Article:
The Down Low On The Cooling Ability of Your Dog or Cat’s Coat
Shaving your long-haired dog (or cat) doesn’t help keep him/her cooler during the hot, summer months.
Dogs and cats bodies do not contain the vast network of blood vessels and sweat glands designed to dissipate body heat during hot weather conditions as humans. Although dogs do have sweat glands in their footpads, these play a minimal role in regulating body temperature. So how do cats and dogs cool off in the summer months?
Despite being sweat-gland deficient, dogs and cats can vaporize large amounts of water from their lungs and airways. This water carries heat from the body when they pant. So if you see a dog panting, he’s just cooling off – much as you would through sweating.
It’s a common misconception but shaving pets for the summer doesn’t help your pet cool off. In fact, shaving can actually remove the natural protection your pet has from the sun’s UV rays and make your pet MORE susceptible to sun burn, skin cancers, and heat exhaustion/heat stroke.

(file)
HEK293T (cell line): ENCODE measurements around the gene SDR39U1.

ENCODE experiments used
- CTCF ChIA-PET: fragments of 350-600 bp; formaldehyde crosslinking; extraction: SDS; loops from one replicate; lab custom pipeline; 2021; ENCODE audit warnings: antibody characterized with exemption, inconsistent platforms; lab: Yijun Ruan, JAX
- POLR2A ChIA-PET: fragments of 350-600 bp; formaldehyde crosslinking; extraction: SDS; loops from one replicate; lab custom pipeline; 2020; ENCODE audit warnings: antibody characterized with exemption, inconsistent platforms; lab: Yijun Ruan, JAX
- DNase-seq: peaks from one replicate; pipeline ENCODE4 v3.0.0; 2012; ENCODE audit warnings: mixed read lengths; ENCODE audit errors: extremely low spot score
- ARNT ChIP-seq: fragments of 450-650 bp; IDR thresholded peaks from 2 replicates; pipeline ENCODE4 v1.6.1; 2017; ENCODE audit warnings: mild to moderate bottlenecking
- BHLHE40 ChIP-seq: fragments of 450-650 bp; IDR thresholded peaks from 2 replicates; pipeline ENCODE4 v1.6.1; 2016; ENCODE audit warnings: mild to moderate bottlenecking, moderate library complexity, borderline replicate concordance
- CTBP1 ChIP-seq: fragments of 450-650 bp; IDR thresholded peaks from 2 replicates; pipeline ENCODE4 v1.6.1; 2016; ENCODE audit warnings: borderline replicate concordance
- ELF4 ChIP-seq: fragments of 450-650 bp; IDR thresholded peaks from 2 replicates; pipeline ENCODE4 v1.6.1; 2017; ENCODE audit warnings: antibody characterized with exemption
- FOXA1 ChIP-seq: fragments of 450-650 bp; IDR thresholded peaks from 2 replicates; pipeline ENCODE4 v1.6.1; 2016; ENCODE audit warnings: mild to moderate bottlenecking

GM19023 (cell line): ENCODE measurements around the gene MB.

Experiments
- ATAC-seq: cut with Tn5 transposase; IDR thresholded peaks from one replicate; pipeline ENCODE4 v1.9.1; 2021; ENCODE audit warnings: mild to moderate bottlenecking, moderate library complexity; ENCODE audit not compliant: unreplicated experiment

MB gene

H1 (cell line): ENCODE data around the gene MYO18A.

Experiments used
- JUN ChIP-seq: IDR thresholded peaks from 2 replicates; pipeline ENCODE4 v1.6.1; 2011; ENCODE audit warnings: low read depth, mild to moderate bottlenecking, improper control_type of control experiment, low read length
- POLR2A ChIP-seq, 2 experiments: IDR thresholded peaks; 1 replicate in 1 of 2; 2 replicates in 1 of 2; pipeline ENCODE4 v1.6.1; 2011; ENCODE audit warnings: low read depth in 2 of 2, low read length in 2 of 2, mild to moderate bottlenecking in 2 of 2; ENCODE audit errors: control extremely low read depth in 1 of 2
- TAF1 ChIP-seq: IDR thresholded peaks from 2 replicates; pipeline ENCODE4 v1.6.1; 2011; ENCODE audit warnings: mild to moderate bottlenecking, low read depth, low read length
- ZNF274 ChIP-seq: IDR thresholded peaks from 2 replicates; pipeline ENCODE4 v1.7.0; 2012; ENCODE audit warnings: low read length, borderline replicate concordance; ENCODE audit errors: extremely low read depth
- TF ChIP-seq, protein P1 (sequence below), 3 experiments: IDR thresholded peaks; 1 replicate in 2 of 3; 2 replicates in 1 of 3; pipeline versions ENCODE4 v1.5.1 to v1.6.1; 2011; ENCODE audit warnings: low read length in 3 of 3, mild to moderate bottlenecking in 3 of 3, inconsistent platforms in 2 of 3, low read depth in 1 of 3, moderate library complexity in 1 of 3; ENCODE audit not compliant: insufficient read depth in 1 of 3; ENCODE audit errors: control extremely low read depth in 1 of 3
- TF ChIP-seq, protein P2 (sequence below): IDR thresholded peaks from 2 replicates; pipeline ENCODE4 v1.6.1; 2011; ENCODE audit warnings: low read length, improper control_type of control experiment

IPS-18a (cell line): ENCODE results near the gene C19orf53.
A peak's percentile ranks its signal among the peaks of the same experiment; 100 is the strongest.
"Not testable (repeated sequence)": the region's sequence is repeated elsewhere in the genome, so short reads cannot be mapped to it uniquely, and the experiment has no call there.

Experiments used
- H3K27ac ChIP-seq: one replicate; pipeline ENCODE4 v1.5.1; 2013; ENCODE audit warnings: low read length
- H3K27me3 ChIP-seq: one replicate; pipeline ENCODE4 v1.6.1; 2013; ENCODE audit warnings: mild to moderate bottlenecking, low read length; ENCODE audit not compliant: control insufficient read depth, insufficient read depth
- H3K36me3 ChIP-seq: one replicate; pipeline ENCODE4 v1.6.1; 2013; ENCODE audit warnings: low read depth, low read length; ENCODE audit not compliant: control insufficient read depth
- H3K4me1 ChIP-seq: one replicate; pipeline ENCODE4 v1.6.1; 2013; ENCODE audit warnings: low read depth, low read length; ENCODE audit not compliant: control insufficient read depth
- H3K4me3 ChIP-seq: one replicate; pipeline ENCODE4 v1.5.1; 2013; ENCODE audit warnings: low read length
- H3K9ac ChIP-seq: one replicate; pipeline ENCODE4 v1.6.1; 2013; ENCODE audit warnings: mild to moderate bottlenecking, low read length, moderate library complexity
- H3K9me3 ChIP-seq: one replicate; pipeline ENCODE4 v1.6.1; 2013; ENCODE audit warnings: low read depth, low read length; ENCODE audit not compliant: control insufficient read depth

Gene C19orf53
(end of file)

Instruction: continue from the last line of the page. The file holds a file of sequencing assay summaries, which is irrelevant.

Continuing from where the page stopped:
Long hair and thick undercoats act as insulation against the sun’s rays and their effects. Coats that are kept well-brushed and mat-free allow for good air circulation through the hair, which in itself can actually have a cooling effect. If your dog’s coat is matted or unkempt hair – the airflow is stifled, and won’t work as well to cool the body. In other words, regular grooming and daily brushing is a must during the hot, summer months.
So, that’s it – there’s no “shave it off” short cut (pun intended). So book an appointment to see your dog’s groomer, and keep your pet cool and comfortable during the summer by keeping them well-groomed and by always providing a source of fresh water and shade. But don’t shave them to keep them cool.
Murrayhill Veterinary Hospital is an AAHA accredited veterinary hospital serving clients across the Portland Metro area. We offer advanced veterinary care for cats and dogs, as well as grooming services. We operate out of Beaverton, Oregon.